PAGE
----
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Prince Harry has failed to win a lawsuit regarding UK police protection. Here's a breakdown of all the legal challenges he has faced.

Prince Harry's "mission" to take on an intrusive media continues, with an ongoing series of lawsuits brought by himself and Duchess Meghan.

Over the past few years, the couple have filed more than a half-dozen lawsuits in both the U.S. and England against various media entities, who they accuse of not just invading their privacy but also of putting their lives at risk.

Harry has a particular grievance against the press, anchored in part to his contention that paparazzi were to blame for the 1997 death of his mother, Princess Diana, as she tried to flee photographers in Paris. On May 16, the duke and duchess said they experienced their own "near catastrophic car chase" in New York.

Harry has multiple lawsuits that are directly related to the safety and privacy of his family, which include the couple's two young children, Archie, 4, and Lilibet, 2.

Two are against separate newspaper companies, Mirror Group Newspapers and News Group Newspapers, accusing them of illegal information gathering; and two suits against Associated Newspapers Ltd. accused them of libel and illegal information gathering.

Here are more details about Prince Harry's present and past lawsuits.

Prince Harry loses lawsuit to overturn the withdrawal of police protection

What was it? In a lawsuit separate from his failed challenge to be able to pay for police protection, Prince Harry also filed suit to try and overturn the decision to eliminate state-funded protection given he and his wife are not part of the working-royal group.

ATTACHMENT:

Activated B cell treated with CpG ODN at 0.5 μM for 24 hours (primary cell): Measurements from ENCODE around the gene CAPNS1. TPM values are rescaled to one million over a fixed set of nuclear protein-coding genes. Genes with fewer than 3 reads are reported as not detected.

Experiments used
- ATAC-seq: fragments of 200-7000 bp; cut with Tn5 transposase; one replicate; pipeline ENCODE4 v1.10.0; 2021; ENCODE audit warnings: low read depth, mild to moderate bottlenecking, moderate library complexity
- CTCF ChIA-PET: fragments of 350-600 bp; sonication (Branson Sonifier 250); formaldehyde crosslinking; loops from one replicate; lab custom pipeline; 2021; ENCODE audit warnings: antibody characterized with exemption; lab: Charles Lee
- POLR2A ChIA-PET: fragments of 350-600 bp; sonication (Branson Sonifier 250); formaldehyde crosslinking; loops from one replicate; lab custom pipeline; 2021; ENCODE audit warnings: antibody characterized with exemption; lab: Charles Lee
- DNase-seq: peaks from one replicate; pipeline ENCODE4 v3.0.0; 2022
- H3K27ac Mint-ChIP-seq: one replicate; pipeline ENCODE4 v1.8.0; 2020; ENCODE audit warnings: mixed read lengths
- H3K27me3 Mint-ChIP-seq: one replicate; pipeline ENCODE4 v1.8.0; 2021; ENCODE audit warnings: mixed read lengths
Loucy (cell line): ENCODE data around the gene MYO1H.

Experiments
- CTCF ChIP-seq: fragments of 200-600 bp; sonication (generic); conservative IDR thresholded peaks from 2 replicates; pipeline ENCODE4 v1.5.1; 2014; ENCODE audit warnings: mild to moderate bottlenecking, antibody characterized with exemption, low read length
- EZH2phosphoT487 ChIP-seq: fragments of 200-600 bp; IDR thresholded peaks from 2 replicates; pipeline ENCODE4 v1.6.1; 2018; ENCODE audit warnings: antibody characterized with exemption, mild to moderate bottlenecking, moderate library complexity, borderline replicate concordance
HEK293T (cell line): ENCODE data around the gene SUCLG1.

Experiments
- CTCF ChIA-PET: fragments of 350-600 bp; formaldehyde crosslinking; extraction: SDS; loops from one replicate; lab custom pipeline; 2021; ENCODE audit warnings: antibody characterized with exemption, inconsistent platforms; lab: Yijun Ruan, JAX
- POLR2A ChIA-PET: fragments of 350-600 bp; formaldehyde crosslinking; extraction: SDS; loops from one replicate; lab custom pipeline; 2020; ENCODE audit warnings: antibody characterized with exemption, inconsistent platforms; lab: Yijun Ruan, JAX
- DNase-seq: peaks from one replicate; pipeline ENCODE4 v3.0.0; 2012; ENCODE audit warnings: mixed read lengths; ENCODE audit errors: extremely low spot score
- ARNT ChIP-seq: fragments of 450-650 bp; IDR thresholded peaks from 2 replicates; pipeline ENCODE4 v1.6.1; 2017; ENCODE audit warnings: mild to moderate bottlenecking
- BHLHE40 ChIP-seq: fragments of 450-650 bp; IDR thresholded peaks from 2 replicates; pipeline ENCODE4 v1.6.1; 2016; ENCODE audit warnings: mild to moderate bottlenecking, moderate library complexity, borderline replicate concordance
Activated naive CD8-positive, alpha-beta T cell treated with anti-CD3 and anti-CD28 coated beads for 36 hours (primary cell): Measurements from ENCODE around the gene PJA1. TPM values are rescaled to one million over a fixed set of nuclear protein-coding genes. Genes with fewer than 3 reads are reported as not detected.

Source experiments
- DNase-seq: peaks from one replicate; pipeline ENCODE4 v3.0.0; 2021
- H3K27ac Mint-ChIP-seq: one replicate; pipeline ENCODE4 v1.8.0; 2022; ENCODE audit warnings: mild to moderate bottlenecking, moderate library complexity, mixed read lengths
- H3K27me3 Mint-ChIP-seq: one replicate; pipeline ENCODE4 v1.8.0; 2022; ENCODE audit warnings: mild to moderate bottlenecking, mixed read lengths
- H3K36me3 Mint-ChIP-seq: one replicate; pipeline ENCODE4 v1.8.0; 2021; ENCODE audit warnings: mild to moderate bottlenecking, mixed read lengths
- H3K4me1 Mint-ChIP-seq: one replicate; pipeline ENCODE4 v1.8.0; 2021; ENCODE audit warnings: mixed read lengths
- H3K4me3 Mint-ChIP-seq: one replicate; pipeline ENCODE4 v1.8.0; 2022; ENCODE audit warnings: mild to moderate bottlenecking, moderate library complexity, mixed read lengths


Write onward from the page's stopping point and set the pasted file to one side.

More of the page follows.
The Duke of Sussex claimed he and his family were endangered when visiting the U.K. because of hostility toward him and his wife on social media and relentless hounding by news media.

Status: The case is closed.

On Feb. 28, a London judge ruled Harry was not improperly stripped of his publicly funded security detail during visits to Britain. Justice Peter Lane said in the High Court that the decision to provide security to Harry on a case-by-case basis was not unlawful, irrational or unjustified.

Prince Harry wins phone hacking lawsuit against Daily Mirror

What was it? Prince Harry sued Mirror Group Newspapers, owner of British tabloid Daily Mirror, in one of three similar suits filed by the Duke of Sussex against publishers accused of hacking the phones of celebrities. The lawsuit alleged that between 1996 and 2010 the Mirror hacked into phone voicemails in order to access private information.

Status: The case is closed. On Dec. 15, Prince Harry won the Daily Mirror lawsuit and was awarded over 140,000 pounds ($180,000).

On Feb. 9, Harry’s attorney, David Sherborne, said the tabloid publisher also agreed to pay the prince's legal costs plus "substantial" damages, and would make an interim payment of 400,000 pounds ($505,000) within 14 days. The final tab will be assessed later.

In a statement read outside the High Court in London by his lawyer, Harry said he had been vindicated: "Our mission continues."

"We have uncovered and proved the shockingly dishonest way in which the Mirror acted for so many years, and then sought to conceal the truth," Harry said.

Justice Timothy Fancourt in the High Court found phone hacking was "widespread and habitual" at Mirror Group Newspapers over many years and private investigators “were an integral part of the system” to gather information unlawfully.A similar lawsuit against The Sun is ongoing.




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